Villains of All Nations: Atlantic Pirates in the Golden Age

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Verso, 2004 - Atlantic Coast (U.S.) - 240 pages
21 Reviews
Villains of All Nations is a people's history of piracy--a history that emphasizes how common seamen who turned pirate built for themselves a multicultural, democratic and egalitarian society. This vivid social history of Atlantic piracy focuses on its colorful Golden Age, from 1716 to 1726, the age of the dreaded black flag, the Jolly Roger, as well as swashbuckling figures such as Edward Teach, better known, of course, as Blackbeard. These "outcasts of all nations" imagined--and succeeded in forging--a better world than they had found on the merchant and naval ships on which they had previously worked: they democratically elected their officers, divided their booty in egalitarian way, and fought against the common vicious abuse of sailors. The historical truth about what pirates actually did proves more compelling than the romantic fiction that has grown up around them.
  

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Review: Villains of All Nations: Atlantic Pirates in the Golden Age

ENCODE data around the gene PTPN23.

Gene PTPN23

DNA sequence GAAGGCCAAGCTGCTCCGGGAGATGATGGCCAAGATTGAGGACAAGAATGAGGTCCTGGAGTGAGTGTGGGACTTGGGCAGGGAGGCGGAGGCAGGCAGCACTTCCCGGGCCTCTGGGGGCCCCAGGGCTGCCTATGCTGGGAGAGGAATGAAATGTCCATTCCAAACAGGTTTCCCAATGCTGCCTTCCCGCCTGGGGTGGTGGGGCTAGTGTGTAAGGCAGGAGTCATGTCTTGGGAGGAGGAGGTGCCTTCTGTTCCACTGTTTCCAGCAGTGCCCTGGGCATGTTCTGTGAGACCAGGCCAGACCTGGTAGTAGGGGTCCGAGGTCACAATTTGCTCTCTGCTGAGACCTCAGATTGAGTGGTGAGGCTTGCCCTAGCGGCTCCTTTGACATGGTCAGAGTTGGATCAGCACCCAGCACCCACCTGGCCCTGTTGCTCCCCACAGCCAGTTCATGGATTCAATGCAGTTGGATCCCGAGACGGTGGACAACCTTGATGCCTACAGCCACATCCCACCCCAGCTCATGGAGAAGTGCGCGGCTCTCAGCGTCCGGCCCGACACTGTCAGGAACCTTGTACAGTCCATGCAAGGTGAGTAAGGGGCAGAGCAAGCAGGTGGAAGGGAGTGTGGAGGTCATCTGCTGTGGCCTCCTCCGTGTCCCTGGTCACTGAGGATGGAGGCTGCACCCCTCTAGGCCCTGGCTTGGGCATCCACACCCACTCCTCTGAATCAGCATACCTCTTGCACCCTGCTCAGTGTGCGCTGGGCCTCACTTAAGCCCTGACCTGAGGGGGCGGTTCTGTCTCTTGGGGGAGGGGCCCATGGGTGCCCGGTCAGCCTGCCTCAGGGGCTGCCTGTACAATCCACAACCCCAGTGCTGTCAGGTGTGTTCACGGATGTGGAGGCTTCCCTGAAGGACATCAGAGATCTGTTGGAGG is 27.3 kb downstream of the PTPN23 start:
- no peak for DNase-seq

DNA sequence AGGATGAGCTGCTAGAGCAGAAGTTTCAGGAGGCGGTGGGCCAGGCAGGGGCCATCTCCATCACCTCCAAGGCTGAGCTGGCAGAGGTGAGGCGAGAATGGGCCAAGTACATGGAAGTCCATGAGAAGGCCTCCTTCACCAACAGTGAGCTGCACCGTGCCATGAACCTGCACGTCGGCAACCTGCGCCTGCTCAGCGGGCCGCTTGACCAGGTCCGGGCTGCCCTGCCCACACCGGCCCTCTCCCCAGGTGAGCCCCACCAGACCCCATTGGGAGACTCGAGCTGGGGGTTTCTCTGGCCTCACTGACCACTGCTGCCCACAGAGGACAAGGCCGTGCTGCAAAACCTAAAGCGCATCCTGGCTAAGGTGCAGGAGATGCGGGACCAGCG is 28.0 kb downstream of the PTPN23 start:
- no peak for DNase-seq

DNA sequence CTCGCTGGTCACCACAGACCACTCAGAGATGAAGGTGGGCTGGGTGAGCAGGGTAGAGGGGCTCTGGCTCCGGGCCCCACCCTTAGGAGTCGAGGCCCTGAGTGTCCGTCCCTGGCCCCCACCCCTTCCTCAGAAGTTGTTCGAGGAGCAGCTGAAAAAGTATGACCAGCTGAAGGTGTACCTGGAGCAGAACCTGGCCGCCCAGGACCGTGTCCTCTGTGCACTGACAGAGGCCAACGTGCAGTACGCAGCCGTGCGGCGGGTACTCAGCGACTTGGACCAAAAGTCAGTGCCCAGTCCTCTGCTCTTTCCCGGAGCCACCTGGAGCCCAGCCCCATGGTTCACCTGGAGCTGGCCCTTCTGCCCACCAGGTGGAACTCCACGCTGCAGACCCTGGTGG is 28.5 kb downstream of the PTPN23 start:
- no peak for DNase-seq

User Review  - Billy Marino - Goodreads

It took me far too long to read this thanks to some laziness post graduating, but every time I picked it up I was captivated. This is the first book by Rediker that I've read, and it certainly won't ... Read full review

Review: Villains of All Nations: Atlantic Pirates in the Golden Age

User Review  - Will Caverly - Goodreads

A reexamination of pirates not as marauders, but as freedom seeking plunderers, people who used the ocean to check out of society and follow their own mores. Read full review

Selected pages

Contents

A Tale of Two Terrors
1
The Political Arithmetic of Piracy
19
Who Will Go a Pyrating?
38
The New Government of the Ship
60
To Do Justice to Sailors
83
The Women Pirates Anne Bonny and Mary Read
103
To Extirpate Them Out of the World
127
Defiance of Death Itself
148
Blood and Gold
170
Notes
177
Acknowledgments
222
Index
226
Copyright

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About the author (2004)

Rediker is professor of history at the University of Pittsburgh.

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